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Ukraine

Russian Foreign Minister Lavrov says Moscow is 'defending compatriots'

Russian Foreign Minister Sergei Lavrov has said Moscow’s actions in Ukraine’s Crimea is about defending its citizens and compatriots. World leaders have continued to appeal for calm and dialogue.

Crimea crisis triggers more diplomacy

At the opening of the 25th UN Human Rights Council session in Geneva on Monday, Foreign Minister Lavrov said Moscow’s military presence in Ukraine's Crimean Peninsula was a question of "defending our citizens and compatriots and ensuring human rights and the right to life."

Russian forces have taken control of the Black Sea peninsula after Russian President Vladimir Putin won approval from the upper house of parliament to send troops to Ukraine, amid the standoff in Crimea following the ousting of pro-Moscow President Viktor Yanukovych.

Western leaders have condemned the move as a "clear" violation of Ukrainian sovereignty.

At the beginning of his speech, Lavrov said the use of Russian troops was necessary "until the normalization of the political situation."

"The victors intend to make use of the fruits of their victory to attack human rights and fundamental freedoms ... of minorities," Lavrov said adding that "radicals" were in control of the cities and were limiting the rights of "linguistic minorities."

"Violence of ultra-nationalists threatens the lives and the regional interests of Russians and the Russian-speaking population," he said.

Lavrov also criticized warnings of sanctions and boycotts over Moscow’s role in the escalating crisis, accusing the West of putting its own "geopolitical calculations" ahead of the fate of the Ukrainian people.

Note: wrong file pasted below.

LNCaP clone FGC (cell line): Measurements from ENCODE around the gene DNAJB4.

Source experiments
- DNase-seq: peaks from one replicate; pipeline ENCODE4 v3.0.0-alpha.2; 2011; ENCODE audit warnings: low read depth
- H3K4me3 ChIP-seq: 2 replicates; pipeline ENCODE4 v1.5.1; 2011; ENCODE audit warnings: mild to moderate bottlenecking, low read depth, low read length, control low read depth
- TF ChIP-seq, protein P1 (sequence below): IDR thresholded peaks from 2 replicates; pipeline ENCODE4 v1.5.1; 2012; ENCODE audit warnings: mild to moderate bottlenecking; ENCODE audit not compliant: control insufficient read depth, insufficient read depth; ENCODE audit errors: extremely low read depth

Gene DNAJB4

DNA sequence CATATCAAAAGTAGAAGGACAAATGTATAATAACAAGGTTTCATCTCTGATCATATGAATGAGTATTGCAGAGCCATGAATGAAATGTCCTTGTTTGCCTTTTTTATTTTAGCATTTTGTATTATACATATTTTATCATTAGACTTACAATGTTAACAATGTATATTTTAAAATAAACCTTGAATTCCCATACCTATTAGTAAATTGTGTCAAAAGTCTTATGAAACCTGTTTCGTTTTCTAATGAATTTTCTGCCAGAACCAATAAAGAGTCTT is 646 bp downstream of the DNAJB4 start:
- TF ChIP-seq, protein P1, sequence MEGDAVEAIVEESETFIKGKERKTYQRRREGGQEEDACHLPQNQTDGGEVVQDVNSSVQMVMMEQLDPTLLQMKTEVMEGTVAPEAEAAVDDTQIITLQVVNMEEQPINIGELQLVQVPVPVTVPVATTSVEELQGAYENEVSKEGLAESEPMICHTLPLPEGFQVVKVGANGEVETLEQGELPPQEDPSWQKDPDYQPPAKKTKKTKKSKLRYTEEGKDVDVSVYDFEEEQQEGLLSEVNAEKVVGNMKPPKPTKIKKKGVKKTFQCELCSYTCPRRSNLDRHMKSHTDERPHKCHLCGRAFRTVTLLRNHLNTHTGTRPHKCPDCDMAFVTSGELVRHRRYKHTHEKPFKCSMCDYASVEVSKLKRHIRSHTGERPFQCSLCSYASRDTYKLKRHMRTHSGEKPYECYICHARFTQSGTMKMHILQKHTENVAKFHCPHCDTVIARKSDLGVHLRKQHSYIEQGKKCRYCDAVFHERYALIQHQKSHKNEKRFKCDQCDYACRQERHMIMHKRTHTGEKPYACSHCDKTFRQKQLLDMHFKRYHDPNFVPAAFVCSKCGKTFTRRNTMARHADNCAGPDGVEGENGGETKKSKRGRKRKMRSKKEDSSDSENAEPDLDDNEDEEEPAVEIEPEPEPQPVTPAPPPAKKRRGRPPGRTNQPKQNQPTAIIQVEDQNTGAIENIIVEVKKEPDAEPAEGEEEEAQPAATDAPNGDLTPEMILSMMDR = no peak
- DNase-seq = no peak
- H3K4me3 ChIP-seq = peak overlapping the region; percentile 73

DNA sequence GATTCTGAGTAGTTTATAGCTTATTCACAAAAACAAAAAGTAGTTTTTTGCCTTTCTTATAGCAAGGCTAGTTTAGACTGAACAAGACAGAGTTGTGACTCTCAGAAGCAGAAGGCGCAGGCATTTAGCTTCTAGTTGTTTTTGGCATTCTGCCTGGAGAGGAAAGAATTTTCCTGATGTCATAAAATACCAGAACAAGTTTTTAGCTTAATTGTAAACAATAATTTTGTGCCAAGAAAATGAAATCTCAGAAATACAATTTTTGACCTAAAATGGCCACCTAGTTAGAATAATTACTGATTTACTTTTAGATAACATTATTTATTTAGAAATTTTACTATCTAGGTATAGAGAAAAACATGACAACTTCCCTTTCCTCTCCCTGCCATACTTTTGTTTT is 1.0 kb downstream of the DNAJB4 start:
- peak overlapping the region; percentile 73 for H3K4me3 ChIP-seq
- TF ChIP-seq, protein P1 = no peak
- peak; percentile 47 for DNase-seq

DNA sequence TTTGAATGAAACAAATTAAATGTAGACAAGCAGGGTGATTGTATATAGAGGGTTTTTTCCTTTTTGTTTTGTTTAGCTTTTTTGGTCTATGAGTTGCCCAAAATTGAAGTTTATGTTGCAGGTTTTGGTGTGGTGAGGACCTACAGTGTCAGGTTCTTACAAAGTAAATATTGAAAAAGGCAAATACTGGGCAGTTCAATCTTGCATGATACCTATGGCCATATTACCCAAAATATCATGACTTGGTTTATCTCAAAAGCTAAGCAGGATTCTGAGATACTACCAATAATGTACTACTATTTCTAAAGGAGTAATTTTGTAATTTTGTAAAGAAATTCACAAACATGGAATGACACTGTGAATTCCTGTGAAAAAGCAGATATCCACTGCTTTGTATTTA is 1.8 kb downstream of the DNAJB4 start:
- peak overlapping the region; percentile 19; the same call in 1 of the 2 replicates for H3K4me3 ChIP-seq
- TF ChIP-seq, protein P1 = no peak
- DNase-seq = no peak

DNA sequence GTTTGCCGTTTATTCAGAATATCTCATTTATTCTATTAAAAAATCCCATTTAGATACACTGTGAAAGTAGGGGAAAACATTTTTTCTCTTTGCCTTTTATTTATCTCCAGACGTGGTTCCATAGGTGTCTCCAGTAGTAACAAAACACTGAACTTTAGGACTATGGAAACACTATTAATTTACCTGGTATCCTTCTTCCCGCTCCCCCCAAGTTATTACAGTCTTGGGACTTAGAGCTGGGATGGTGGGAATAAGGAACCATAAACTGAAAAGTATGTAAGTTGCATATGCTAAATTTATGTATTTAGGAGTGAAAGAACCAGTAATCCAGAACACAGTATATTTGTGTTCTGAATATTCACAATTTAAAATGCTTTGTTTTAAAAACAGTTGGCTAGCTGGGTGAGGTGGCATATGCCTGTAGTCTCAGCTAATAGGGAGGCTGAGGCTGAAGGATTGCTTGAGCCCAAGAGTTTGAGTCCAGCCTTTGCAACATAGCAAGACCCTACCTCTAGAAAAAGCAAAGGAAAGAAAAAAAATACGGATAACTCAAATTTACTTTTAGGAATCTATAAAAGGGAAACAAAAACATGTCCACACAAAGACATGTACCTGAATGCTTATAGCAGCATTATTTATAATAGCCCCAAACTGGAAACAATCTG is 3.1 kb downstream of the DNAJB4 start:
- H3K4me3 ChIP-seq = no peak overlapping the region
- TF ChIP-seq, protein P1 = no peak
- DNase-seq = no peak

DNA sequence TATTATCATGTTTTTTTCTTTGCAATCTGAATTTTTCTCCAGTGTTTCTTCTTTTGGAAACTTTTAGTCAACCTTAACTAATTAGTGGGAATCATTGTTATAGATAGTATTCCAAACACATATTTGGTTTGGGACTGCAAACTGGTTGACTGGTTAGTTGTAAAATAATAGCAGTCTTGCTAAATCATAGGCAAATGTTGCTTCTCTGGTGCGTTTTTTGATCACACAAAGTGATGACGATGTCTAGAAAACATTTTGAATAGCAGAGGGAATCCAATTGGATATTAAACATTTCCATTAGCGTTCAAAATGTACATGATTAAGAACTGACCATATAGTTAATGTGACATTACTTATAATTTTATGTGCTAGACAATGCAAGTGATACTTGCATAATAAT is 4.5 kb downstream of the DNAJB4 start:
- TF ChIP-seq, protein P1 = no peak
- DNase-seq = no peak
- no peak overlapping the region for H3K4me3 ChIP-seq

"We call for a responsible approach, to put aside geopolitical calculations, and above all to put the interests of the Ukrainian people first," he said.

UN Secretary General Ban Ki-moon is to meet with Russia's Lavrov later on Monday in Geneva.

Meanwhile, Ukrainian Prime Minister Arseny Yatseniuk told reporters on Monday that, "No one will give up Crimea to anyone."

Following his comments, pro-Russian demonstrators entered the regional government building in the eastern Ukrainian city of Donetsk, the home city of former President Yanukovych.

Hundreds of protesters had gathered earlier in front of the building waving Russian flags before a smaller group entered and began occupying the first floor of the building.

World urges calm

Ahead of an extraordinary meeting of EU foreign ministers in Brussels, Germany’s Foreign Minister Frank-Walter Steinmeier said international diplomacy must prevail to solve the crisis.

"Crisis diplomacy is not a weakness but it will be more important than ever to not fall into the abyss of military escalation," Steinmeier told reporters.

Steinmeier also suggested a fact-finding mission by the Organization for Security and Cooperation in Europe (OSCE), Europe's main human rights and democracy watchdog, as an initial response.

"We are considering whether it wouldn't make good sense to create transparency about what is happening on the ground in eastern Ukraine and Crimea instead of being dependent on rumors," he said.

His comments come one day after Russian President Putin agreed to a proposal from German Chancellor Angela Merkel to form a "fact-finding" mission to calm escalating tensions between Moscow and Kyiv.

"President Putin accepted the German chancellor's proposal to immediately establish a commission of enquiry as well as a contact group, possibly under the direction of the [Organization for Security and Co-operation in Europe] to open a political dialogue," a statement from Berlin said on Sunday evening.

hc/ph (Reuters, AFP, AP, dpa)

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